Alf laughed to himself. He never counted his chips until the game was finished, but he knew he'd never won anything like this much money before. Luck still smiled on him. He called to mind the frustrated old hen he would dance with later that evening. She reigned over more money than he could dream of, and the encounter promised to be an interesting fraternisation.
With his winnings converted into hard cash, Alf stuffed the notes into an inside pocket in his jacket, patted the bulge, and strolled up to the dining room. They had removed most tables and the maestro now conducted his orchestra with gusto. Couples filled the dance floor, the youngest full of energy, the eldest hardly moving and stumbling over their own feet. A few of the couples comprised of elderly women dancing together, their husbands long deceased.
Madam Styles sat at a table in a corner, smiling at him. He strutted across to her and bowed gallantly. "Shall we try this dance, Madam?"
"With pleasure, my Lord," she lisped and rose to her feet. She stunk like a perfume shop, her diamond rings glittered, and her low-cut gown hung on her like a listless windsock.
Alf pressed her knobbly skeleton into him and waltzed her out onto the dance floor. To her credit, the old hen displayed talent and followed Alf's inexperienced style with ease. "Isn't it wonderful to swing a little," he said and squeezed her.
"Heavenly," she said and looked up at him with shiny eyes. "I take it from the bulge in your jacket that you had success at the poker table?"
"Yes, Madam, but my greatest success is having you in my arms."
She laid her head on his broad chest and gave his hand a delicate pinch. He'd made instant contact.
In this post: Alf does the moonwalk…
The other guests gazed and smiled, but Alf couldn't care less. Here he'd show them a Lord the likes of which they'd never seen. He spun Madam Styles in a jive swing, first one way and then the other. When she began to pant and sway dizzily, he dropped her hands and scooted backwards across the dance floor in a perfect Michael Jackson moonwalk.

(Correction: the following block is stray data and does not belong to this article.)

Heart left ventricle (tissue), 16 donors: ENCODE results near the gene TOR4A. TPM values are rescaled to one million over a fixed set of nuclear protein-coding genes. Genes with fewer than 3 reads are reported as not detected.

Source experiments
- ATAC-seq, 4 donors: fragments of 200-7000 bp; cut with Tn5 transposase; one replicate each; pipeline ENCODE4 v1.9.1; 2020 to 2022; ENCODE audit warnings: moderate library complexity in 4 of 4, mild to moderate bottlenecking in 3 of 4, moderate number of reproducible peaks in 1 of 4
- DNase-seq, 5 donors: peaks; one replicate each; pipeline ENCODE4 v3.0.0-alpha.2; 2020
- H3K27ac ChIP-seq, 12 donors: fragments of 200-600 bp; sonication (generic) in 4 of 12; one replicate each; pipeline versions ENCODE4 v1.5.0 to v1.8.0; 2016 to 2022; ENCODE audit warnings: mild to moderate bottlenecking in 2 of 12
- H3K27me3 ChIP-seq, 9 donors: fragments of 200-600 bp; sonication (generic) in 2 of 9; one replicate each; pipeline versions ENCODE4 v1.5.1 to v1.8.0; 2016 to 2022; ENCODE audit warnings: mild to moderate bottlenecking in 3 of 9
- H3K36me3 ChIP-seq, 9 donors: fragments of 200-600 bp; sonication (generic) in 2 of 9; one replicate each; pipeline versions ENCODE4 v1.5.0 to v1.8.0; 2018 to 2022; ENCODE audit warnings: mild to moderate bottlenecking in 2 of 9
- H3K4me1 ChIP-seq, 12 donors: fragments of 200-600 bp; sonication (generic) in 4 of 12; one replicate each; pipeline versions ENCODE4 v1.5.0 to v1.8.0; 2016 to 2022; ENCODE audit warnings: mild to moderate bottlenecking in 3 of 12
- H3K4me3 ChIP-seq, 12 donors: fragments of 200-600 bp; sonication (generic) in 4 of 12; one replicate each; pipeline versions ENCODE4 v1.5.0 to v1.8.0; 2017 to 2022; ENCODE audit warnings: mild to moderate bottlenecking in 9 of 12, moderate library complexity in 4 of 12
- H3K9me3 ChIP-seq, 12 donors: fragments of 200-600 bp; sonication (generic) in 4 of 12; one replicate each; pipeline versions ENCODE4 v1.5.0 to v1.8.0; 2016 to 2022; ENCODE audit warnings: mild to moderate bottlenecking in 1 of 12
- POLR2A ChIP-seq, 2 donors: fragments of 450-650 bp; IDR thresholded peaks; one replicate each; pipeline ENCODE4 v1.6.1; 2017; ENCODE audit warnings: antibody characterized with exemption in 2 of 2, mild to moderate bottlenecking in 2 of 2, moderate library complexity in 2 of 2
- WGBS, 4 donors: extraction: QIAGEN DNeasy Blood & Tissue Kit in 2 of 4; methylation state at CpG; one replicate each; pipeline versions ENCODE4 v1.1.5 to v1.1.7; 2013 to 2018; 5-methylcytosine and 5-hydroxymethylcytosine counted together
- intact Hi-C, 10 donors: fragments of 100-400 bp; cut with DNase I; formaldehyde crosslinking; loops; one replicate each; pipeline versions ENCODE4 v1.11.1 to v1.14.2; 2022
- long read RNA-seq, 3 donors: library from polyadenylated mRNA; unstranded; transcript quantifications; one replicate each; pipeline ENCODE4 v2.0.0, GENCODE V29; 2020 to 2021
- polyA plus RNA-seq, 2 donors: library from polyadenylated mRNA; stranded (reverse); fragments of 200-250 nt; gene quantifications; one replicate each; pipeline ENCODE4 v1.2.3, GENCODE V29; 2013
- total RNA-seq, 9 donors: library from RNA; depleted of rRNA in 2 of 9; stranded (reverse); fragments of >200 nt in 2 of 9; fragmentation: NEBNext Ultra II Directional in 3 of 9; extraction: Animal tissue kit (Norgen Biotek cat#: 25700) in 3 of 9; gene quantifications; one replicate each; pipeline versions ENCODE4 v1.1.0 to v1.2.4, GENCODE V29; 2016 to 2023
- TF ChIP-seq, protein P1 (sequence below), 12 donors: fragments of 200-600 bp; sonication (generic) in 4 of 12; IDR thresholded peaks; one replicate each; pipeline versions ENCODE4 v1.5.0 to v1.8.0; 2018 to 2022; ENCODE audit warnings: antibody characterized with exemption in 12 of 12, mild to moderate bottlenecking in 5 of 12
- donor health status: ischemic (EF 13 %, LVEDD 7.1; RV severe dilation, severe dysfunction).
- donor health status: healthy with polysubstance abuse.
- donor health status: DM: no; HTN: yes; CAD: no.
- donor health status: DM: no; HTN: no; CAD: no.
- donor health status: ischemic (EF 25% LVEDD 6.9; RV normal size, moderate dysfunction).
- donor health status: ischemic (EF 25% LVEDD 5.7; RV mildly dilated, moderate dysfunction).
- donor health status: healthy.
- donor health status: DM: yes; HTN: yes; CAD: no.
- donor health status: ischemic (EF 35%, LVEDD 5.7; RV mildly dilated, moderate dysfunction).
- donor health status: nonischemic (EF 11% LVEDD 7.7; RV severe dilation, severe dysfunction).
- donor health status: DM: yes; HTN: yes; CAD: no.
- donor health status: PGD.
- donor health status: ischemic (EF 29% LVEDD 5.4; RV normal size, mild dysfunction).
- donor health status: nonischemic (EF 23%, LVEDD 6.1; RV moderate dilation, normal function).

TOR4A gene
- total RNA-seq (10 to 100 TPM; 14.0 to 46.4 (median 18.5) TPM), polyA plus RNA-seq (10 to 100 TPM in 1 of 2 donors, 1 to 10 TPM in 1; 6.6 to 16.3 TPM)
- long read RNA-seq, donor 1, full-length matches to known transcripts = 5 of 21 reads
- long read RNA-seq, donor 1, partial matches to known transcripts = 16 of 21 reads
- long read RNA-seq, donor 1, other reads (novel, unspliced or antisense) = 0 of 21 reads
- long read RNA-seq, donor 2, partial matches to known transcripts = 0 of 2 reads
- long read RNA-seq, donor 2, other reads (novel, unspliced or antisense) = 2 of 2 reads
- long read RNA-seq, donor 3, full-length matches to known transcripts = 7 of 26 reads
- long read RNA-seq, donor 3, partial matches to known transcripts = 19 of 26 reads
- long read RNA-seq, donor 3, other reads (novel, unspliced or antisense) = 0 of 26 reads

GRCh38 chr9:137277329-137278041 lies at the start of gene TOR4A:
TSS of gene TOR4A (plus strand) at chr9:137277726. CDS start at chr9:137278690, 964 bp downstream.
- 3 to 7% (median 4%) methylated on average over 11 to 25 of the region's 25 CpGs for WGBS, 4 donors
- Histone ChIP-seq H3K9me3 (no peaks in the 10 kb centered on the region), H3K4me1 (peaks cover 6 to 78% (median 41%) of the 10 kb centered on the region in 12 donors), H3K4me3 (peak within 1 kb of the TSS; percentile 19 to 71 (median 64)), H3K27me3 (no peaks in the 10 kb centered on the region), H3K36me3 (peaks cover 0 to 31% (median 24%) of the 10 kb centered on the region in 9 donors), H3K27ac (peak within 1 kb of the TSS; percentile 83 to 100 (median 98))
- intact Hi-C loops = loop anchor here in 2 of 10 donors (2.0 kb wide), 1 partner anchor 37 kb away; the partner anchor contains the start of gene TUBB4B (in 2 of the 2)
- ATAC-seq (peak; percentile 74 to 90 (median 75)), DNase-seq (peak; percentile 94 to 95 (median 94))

He received a mixed reaction. Some clapped, others stuck their noses into the air and turned their backs. But he ignored them all and carried on. He spread his arms and twirled around the dance floor, knees bending, slapping his heels as they kicked up behind him. Every so often he leapt high and landed in a crouch, only to spring up again like a Jack-in-the-box. The orchestra came alive and switched to playing lively folk music, and Alf never missed a beat.
Down on his hands he dropped and continued dancing with his feet in the air. After a moment he flipped a somersault, followed by another, and another, and then flipping backwards again until he was back to where he started.
Press-ups came next, twenty with both hands, then twenty with one arm at a time. He took another round of whirling, fast knee-bending, high jumps, and heel slapping, did a headstand, lifted his arms and spun on his bald head. Faster and faster he spun, arms folded now, legs spread like the blades of a helicopter.
Back on his feet, he stooped in a deep bow. The guests laughed out loud, but Madam Styles seemed a little troubled. "You're such a teaser, my Lord."
"Yes, I've been away from England's green and pleasant lands for so long that I feel I need a release."
"You are like a breath of fresh air," she said and wrapped her arms around his waist. "You're not even breathing hard."
"I have energy enough for the both of us, my darling." He reached around her thin waist gave her a thorough hug. She was his now, to do whatever he wanted with her.
To be continued…
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Have You Seen Luis Velez? by Catherine Ryan Hyde
My rating: 2 of 5 stars
This book should have been called 'The Big Book of Morals'. This is one of the slowest books I have ever read, with an end so feeble that I can almost hear the author saying, "Sorry about that, but I wrote this because I thought you needed a modern-day bible on how to live your lives." The characters are so goody-goody, and blessed with such incredible luck, and do nothing but stuff grandiose life-lessons down your throat that I can only award this book a weak 2 stars.